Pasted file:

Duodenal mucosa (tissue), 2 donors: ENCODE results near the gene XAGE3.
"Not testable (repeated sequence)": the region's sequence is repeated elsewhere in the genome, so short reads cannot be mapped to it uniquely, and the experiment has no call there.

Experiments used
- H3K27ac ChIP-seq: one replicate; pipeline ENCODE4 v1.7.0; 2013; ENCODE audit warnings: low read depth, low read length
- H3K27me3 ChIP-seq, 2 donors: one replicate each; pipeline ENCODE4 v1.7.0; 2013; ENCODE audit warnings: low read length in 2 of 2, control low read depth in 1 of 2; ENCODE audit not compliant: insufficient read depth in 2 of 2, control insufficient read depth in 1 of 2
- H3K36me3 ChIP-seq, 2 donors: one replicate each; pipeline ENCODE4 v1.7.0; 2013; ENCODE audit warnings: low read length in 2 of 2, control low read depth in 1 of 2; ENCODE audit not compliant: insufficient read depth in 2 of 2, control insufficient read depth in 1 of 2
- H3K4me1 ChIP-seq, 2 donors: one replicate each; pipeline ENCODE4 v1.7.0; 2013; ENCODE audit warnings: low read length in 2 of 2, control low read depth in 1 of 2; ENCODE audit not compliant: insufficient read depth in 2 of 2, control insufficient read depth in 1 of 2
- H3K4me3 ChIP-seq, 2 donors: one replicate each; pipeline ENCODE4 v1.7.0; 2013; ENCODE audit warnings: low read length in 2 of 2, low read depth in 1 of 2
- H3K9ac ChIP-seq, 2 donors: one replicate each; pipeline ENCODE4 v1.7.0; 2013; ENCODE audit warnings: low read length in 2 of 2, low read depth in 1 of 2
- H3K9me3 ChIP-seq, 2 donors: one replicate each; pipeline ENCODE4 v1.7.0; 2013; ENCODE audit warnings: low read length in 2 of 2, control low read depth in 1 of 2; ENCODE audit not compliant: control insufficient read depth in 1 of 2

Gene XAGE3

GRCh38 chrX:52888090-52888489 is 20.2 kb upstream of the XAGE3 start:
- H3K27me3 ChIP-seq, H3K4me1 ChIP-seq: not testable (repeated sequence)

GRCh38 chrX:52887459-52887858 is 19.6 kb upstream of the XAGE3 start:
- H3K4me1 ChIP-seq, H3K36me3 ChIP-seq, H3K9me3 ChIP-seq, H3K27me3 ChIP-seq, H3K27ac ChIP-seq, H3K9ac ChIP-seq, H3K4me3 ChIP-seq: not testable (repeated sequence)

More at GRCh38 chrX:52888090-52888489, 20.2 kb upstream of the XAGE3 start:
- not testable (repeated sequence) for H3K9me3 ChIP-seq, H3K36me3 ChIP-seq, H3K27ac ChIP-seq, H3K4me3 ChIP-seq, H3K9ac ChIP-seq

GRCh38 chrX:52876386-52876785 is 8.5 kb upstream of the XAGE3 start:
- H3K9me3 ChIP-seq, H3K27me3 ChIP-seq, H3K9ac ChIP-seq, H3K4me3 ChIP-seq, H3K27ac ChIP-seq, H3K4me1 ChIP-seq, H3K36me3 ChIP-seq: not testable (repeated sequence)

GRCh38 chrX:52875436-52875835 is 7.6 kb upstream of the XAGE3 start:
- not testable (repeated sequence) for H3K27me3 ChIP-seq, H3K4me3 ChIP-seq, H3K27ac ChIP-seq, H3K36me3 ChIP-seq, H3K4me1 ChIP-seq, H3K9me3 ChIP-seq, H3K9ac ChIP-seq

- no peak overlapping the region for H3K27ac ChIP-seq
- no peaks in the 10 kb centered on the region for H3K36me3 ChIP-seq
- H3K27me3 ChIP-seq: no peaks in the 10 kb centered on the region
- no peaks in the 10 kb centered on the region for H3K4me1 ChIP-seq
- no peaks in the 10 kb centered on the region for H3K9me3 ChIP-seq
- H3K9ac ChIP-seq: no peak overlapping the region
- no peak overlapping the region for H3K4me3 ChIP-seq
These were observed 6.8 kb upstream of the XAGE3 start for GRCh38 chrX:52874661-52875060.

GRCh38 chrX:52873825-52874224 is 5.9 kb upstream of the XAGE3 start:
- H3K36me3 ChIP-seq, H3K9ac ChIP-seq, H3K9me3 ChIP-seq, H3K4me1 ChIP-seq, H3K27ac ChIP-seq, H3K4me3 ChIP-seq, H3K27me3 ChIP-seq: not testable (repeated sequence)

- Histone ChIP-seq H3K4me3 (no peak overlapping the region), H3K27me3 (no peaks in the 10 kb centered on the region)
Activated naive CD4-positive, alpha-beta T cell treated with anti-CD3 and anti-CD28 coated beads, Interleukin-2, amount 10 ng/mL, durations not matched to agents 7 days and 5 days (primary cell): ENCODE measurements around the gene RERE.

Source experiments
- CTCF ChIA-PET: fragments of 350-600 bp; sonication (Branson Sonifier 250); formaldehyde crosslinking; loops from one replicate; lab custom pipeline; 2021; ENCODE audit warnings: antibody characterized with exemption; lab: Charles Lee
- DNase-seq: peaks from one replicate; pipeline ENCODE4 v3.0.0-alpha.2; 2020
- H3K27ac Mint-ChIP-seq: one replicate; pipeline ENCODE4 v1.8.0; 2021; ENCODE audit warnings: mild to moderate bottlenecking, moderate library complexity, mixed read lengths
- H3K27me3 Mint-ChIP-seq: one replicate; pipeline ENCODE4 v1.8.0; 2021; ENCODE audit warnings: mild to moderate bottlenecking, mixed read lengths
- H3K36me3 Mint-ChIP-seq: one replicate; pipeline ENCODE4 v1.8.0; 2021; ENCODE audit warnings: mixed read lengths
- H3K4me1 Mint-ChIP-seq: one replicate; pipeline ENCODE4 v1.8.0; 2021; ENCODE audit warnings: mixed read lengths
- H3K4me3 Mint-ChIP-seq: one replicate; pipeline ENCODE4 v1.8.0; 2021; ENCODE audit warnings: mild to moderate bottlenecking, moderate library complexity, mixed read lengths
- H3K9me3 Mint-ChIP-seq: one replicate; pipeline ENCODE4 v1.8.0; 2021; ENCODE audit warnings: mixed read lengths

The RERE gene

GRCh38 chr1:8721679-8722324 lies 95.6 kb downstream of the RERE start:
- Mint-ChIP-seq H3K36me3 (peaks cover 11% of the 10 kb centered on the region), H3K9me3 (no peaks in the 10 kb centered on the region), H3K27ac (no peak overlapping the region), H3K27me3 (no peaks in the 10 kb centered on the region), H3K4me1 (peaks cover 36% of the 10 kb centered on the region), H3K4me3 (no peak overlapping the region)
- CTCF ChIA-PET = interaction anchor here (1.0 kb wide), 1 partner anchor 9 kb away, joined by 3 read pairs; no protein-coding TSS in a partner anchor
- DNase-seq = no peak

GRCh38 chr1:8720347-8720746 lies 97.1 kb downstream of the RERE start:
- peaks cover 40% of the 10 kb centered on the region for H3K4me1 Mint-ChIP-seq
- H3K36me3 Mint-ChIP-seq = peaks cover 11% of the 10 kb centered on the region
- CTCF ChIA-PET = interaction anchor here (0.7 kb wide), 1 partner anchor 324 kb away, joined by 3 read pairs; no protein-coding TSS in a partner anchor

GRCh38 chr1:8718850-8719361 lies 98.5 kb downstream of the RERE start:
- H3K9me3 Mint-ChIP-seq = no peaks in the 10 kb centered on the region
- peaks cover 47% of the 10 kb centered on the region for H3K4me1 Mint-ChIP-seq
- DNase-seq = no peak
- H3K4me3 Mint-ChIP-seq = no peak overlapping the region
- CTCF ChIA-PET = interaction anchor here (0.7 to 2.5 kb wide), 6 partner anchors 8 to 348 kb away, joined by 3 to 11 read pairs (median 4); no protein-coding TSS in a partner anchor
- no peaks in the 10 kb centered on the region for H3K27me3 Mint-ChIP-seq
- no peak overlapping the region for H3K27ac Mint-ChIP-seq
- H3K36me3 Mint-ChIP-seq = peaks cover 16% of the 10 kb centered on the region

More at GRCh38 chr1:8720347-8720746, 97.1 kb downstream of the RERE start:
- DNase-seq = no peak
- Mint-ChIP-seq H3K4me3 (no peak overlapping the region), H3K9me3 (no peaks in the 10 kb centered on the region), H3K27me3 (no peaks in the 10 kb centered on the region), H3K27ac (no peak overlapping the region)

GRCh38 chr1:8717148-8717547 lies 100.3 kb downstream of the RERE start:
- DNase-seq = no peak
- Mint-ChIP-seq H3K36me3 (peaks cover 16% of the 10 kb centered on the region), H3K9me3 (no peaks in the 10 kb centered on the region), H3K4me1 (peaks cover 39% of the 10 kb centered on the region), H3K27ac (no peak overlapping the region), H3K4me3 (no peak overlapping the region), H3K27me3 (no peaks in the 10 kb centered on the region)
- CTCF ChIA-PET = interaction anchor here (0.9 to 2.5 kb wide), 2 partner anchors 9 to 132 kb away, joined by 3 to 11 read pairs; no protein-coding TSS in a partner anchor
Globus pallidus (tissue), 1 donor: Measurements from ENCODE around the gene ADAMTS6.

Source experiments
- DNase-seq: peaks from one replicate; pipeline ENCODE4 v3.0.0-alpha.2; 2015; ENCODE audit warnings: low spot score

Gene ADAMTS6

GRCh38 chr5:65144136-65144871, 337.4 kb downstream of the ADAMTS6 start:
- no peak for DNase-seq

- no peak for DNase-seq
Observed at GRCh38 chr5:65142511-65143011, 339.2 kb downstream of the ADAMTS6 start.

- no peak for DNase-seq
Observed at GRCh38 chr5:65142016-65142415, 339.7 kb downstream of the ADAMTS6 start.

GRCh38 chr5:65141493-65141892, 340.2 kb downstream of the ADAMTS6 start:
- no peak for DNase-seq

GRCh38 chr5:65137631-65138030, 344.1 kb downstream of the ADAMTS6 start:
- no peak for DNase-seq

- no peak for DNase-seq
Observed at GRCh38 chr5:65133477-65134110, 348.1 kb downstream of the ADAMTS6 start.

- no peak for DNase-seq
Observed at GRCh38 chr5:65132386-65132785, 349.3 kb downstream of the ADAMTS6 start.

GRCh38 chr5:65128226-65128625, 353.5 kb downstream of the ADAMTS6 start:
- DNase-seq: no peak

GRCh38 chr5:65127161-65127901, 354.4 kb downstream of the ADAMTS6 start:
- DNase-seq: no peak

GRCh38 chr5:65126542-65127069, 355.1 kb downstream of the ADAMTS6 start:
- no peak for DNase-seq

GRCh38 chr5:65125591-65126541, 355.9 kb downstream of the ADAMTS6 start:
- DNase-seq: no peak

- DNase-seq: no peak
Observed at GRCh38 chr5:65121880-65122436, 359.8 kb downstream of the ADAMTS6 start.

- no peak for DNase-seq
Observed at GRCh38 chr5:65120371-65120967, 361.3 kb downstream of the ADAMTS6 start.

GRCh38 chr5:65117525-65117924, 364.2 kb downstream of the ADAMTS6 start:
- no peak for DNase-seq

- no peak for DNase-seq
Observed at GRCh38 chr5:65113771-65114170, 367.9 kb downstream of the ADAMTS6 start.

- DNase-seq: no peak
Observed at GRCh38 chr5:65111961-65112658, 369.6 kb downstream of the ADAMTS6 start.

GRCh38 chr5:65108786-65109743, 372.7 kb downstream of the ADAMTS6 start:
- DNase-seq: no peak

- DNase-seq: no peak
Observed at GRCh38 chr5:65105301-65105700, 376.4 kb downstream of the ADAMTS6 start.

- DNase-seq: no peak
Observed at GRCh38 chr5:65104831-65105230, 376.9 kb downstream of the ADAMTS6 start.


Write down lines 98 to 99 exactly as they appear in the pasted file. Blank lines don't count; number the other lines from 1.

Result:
GRCh38 chr5:65117525-65117924, 364.2 kb downstream of the ADAMTS6 start:
- no peak for DNase-seq